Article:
Guy on Rocks: I see red… metal supplies diminishing as Chile courts a leftie president
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‘Guy on Rocks’ is a Stockhead series looking at the significant happenings of the resources market each week.
Former geologist and experienced stockbroker Guy Le Page, director and responsible executive at Perth-based financial services provider RM Corporate Finance, shares his high conviction views on the market and his “hot stocks to watch”.
Copper closed at US$4.51 a pound, up 2c for the week (ironically with copper futures still looking flat) with China now selling base metals stocks to curb speculators and prices to end users.
A sea of red is flowing across the world’s largest copper producers such as Chile and Peru, with a tide of socialist change setting the scene for tax hikes, more stringent environmental laws ultimately and in my view, such measures will lead to a reduction in copper output.
Chile’s established political elite were soundly defeated by the left in the recent constitutional elections six months out from the all-important presidential elections in November this year.
Across two days of voting, Chileans cast votes for the 155 delegates who will write a new constitution to replace Augusto Pinochet’s 1980 document and the neo-liberal model it enshrined.
Sebastián Piñera’s Chile Vamos coalition fared poorly, securing only 37 seats in the assembly. The 155-member assembly, in line with the newly adopted gender parity laws, includes 47 independent candidates and 17 representing the country’s 10 indigenous groups, whose participation was guaranteed for the first time in Chile.
Peru’s presidential election favourite, the Marxist Pedro Castillo, is closing in on victory. He is an elementary school teacher by trade who is a strong advocate for poorer, rural Peruvians who has also pledged to nationalise the mining industry.
As we can see, (figure 1) Chile and Peru account for just under 40 per cent of world production so we need to keep an eye on South American politics.
While the development of open pit mining in Chile in the early 1970s heralded the end of that super cycle, it appears politics may be steering us in the opposite direction.
Citi has calculated that based on effective tax rates in Chile of 80 per cent (which they consider unlikely), +US$6/lb copper would be required to deliver a 10 per cent internal rate of return (IRR).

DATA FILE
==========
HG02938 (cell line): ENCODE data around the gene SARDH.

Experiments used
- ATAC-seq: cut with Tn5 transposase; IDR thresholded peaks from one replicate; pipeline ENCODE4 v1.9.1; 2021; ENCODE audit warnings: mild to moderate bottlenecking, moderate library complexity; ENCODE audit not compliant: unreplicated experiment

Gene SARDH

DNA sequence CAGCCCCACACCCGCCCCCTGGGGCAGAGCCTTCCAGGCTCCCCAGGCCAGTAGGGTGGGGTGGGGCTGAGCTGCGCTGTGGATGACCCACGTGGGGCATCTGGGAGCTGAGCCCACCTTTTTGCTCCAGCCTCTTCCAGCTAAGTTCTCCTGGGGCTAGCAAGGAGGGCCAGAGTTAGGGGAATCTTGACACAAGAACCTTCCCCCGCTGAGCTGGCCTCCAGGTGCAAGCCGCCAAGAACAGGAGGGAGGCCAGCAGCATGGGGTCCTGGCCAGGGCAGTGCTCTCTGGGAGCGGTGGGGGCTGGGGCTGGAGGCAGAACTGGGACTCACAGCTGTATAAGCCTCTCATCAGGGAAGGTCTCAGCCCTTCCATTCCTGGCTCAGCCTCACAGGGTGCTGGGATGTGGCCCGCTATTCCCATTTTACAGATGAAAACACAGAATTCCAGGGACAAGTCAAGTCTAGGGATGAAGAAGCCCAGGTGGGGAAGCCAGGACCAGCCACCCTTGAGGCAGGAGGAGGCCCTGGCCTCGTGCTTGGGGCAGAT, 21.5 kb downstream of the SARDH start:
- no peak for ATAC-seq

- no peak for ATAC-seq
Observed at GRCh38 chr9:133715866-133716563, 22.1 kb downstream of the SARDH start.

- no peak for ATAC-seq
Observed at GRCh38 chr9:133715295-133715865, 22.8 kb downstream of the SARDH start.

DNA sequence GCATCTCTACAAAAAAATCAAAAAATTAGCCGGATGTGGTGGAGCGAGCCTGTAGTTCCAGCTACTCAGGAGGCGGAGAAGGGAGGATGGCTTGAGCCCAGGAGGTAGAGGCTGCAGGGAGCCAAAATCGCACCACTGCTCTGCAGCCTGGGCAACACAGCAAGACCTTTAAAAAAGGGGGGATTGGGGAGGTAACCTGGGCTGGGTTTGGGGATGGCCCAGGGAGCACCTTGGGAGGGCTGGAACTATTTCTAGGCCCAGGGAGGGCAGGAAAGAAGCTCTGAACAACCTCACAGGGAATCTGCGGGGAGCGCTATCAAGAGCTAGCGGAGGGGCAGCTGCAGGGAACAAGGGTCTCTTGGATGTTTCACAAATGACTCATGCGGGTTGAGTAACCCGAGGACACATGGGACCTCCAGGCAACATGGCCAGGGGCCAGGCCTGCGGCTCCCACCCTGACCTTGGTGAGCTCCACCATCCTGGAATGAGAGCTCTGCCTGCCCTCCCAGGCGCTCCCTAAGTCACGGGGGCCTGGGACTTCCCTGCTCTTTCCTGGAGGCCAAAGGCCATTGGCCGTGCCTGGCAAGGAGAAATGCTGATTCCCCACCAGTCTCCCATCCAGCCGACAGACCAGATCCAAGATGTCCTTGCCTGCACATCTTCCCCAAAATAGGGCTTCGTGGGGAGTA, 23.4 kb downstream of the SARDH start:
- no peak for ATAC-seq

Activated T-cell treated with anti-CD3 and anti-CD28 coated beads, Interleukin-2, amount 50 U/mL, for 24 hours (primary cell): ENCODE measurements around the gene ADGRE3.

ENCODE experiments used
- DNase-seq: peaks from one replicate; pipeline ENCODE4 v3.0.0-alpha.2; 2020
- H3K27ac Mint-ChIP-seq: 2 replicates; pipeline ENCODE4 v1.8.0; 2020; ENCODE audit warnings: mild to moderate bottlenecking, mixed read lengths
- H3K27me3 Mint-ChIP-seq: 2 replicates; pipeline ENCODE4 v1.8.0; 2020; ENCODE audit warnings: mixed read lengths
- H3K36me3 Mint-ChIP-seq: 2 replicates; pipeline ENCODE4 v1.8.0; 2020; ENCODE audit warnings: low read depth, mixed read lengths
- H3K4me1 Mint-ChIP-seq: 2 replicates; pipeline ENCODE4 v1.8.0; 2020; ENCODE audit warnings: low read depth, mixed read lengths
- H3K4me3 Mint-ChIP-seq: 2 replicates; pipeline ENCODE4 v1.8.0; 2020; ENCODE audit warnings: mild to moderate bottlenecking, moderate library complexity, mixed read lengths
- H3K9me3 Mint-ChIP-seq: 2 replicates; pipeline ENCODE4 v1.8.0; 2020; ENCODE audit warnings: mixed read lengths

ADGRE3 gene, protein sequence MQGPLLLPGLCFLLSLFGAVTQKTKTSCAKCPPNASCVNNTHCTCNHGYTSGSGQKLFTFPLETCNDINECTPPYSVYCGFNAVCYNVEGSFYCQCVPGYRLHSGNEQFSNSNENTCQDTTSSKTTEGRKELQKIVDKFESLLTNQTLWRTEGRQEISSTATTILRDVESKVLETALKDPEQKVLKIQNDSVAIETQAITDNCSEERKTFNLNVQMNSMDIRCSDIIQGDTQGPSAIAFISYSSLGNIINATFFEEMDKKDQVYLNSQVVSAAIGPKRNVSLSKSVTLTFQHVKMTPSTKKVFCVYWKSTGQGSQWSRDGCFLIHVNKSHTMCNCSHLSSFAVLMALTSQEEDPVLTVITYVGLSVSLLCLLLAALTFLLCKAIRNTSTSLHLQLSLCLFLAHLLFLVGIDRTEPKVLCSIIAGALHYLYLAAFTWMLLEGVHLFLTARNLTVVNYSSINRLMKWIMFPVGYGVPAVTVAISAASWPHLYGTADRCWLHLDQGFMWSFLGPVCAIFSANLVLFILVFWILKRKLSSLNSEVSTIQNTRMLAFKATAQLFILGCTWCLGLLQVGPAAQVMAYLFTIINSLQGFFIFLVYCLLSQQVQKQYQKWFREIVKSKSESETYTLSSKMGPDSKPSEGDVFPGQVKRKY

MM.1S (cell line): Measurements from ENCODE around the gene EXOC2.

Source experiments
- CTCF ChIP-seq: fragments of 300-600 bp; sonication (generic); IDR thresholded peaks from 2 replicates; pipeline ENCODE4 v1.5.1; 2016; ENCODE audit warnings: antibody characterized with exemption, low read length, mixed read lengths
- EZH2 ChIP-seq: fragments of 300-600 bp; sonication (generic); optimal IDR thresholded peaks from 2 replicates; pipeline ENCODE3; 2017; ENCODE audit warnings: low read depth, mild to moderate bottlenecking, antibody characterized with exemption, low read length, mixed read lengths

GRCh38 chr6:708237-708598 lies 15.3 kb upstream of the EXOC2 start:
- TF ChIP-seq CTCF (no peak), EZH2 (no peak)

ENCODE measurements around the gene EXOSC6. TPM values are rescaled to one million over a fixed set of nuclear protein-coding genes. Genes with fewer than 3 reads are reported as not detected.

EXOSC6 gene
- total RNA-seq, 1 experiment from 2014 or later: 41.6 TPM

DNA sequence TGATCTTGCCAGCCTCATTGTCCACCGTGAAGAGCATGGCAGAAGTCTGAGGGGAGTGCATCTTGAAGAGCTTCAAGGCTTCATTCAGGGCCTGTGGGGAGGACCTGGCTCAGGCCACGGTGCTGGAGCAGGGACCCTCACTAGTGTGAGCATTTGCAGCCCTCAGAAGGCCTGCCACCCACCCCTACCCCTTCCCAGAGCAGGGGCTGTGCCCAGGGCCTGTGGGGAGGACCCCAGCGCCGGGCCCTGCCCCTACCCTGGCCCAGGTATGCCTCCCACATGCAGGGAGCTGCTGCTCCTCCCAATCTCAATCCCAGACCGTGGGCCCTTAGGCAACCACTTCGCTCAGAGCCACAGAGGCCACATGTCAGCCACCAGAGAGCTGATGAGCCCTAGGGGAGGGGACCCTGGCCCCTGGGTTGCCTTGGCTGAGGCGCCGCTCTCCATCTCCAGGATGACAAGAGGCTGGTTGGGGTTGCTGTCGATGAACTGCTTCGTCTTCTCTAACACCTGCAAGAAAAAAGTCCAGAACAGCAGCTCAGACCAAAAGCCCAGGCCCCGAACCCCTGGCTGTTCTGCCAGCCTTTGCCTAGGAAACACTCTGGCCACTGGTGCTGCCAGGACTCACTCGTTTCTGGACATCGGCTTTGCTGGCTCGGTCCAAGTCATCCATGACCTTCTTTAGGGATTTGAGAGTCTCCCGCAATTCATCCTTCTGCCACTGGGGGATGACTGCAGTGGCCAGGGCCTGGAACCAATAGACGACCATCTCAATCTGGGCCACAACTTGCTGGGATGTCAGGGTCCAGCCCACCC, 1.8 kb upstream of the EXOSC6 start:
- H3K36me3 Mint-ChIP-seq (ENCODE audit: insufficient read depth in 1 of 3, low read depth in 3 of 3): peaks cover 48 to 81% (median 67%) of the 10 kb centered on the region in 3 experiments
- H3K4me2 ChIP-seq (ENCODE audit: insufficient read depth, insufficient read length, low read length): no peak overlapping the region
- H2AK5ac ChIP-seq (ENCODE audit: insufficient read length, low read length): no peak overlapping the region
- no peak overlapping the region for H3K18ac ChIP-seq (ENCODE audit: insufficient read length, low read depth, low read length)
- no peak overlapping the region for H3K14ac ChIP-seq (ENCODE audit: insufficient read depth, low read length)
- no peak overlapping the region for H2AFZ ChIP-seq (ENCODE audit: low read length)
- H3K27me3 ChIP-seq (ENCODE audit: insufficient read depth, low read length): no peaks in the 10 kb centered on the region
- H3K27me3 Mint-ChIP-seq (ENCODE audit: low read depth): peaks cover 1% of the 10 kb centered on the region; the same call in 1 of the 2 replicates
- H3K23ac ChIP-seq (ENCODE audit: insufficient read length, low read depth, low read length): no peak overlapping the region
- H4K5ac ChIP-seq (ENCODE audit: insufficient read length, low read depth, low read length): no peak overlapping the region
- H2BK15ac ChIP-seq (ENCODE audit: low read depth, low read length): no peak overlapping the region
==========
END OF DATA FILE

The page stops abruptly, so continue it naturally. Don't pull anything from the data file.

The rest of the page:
As we can see from table 1, the current Chilean tax proposals are unfavourable compared to other mining jurisdictions.
Reviewing past cycles, Citi thinks there’s another three to six months before a scrap response could fill the gap between supply and end-use consumption.
However, unforeseen fluctuations in demand and loose cannons on deck such as Peru and Chile could change that equation.
Again, I am betting against the house and think that Citi’s copper price forecast (figure 2) will err on the conservative.
I think the bullish outlook for copper will be played out across a range of metals, notably the critical metals required to meet the US$51 trillion drive across the US and Chinese economies as the transition from fossil fuels to the electric economy unfolds.
In Europe a raw materials association has been formed, and in the US there is a policy now in place for the securing of a home-grown lithium supply.
Richard Adkerson, CEO and chairman of Freeport McMoRan, recently commented that if you double the price of copper, the world will see no new supply for five years!
There wasn’t much action in the precious metals, with gold finishing the week at US$1,877, down US$15, and silver closing up 13c to US$27.91/ounce.
Of note were gold ETF inflows of 61.3 tonnes over May, reversing three straight months of outflows.
Over the last 20 years the northern hemisphere period has generally been good for gold. With last weeks’ US inflation coming in at a whopping 5 per cent (inclusive of food and energy) I would have thought this would have given gold more of a lift